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GGarryy's Latest Activity

  1. GGarryy

    Texas Children's PICU New Grad

    They use the STAR format for interviews they have a panel of people asking prefabricated questions "give us a specific example of a time when you had to correct a coworker who had performed a task incorrectly and how you handled it" they want you to answer it "Situation" "Task" "Action" "Result" "S-my coworker did not have a proper seal on the ambu bag during the code,T-They need to be re-educated without being insulted, A- I pulled them aside in private and educated him on the C-E clamp, R- Their PALS skills improved and our report strengthened" They are going to ask about customer service, ethics, team dynamics, times when you were counseled by leadership, and delegation they want specific incidences and they want it in this format. Don't act like you were expecting it, but have some ideas ready so you don't have too much awkward silence making you nervous. It can be an amazing place to work, you just have to play a lot of corporate games since it is such a large institution.
  2. GGarryy

    Pediatric CCRN

    What study material did other people use for their CCRN peds? I ordered nurse builders which is what I used for my CPN years ago, but it doesn't give the rationals with the answers, not very useful for my kind of learning.
  3. GGarryy

    Washington State Licensing

    I just applied for my Washington State RN Licensure By Endorsement, It doesn't seem like they take as long as other states, they already cashed my check. I was wondering if anyone could tell me about how long it has taken them to get their temporary permit from the time their check was cashed. Also how do you find the license? I can't find any license verification on their website.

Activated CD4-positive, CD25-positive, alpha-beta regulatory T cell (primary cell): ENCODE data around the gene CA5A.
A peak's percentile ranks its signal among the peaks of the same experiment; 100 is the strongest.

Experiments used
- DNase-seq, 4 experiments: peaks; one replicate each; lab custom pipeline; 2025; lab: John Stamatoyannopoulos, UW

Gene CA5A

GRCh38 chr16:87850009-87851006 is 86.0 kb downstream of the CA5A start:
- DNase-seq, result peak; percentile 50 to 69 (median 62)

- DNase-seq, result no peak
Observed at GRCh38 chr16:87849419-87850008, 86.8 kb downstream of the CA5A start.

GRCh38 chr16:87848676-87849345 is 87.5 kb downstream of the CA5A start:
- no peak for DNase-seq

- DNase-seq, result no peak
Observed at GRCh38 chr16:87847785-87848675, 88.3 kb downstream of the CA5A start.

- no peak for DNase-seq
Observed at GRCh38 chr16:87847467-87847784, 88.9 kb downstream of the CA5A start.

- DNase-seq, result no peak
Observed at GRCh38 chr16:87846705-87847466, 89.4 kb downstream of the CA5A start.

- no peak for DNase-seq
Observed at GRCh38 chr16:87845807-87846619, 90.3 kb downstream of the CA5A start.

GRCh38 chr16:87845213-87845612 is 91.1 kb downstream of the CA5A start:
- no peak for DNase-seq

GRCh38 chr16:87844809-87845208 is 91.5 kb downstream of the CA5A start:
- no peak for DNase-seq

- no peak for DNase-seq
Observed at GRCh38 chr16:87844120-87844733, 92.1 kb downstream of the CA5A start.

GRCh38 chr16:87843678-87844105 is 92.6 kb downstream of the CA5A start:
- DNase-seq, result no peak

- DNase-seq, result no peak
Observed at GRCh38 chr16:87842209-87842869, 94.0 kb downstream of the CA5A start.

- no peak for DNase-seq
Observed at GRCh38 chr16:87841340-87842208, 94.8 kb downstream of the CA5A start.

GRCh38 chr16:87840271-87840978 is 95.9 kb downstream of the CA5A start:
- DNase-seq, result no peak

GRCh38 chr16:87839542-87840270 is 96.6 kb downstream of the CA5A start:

4. GGarryy

    New RN, leaving after 6 months unprofessional?

    I left to travel after 3 years and felt in over my head. You have to be ready to walk on to a unit with nothing more than a tour and take patients. Most of the time you don't get computer training even if they say you will. The units who need travelers don't usually have support staff. The managers will sell the unit like there is a ton of teamwork but if that were true they would be staffed. The traveler is the cheapest person to get rid of, so if you aren't cutting it, or you ruffle any feathers, you're gone. That "contract" you have only protects the hospital if you call in or leave. They can cancel it whenever they want to. I've been traveling for 7 years. I love it. I'm not telling you this to stop you. I'm saying be very careful about what you decide. I have been offered jobs just to drive across the country and be told my job was changed after they looked at my resume. I have been placed on units I didn't have experience in without my consent. If you screw up that hospital will not back you, you don't work for them. Your company will say you should have said you weren't comfortable. Do you genuinely believe after a few months you can walk blind onto a unit and take a full patient load safely? The other thing to consider is how difficult it is to get a staff job with less than 2 years of experience. If traveling doesn't work out, you will still need to work. I quite my first job after 8 months to move back to my home town. BIG mistake. Even though there were 30+ hospitals in the area, it took me months to get a job. I didn't qualify as a new grad, but I didn't qualify as an RN1 either because I had less than a year of experience. I would suck it up for a few more months then transfer to a different floor at the hospital you are at. It doesn't look bad to say you just realized you aren't interested in endocrine. But I wouldn't leave your hospital, very few places take travelers with less than 2 years experience and you might find yourself against a wall. I'm in my 30s and still traveling (most others are older than me you have plenty of time).
  5. Remind the patient plastic wrap is splash proof not water proof. That being said a small amount of water in the line won't kill them (remember we reconstitute drugs with sterile water) before all the know it alls start attacking me I know tap water isn't sterile but the patient is already on prophylactic antibiotics and there isn't going to be any bacteria in a fraction of an ml of water that isn't already colonized on them or their home. I would redress and flush the IV. If there are no signs of infection, leaking, phlebitis, or swelling then don't change the site till it's time to. But if you're having enough doubt to ask a bunch of strangers then it probably would be worth pulling it and starting with a fresh site... assuming that's an option.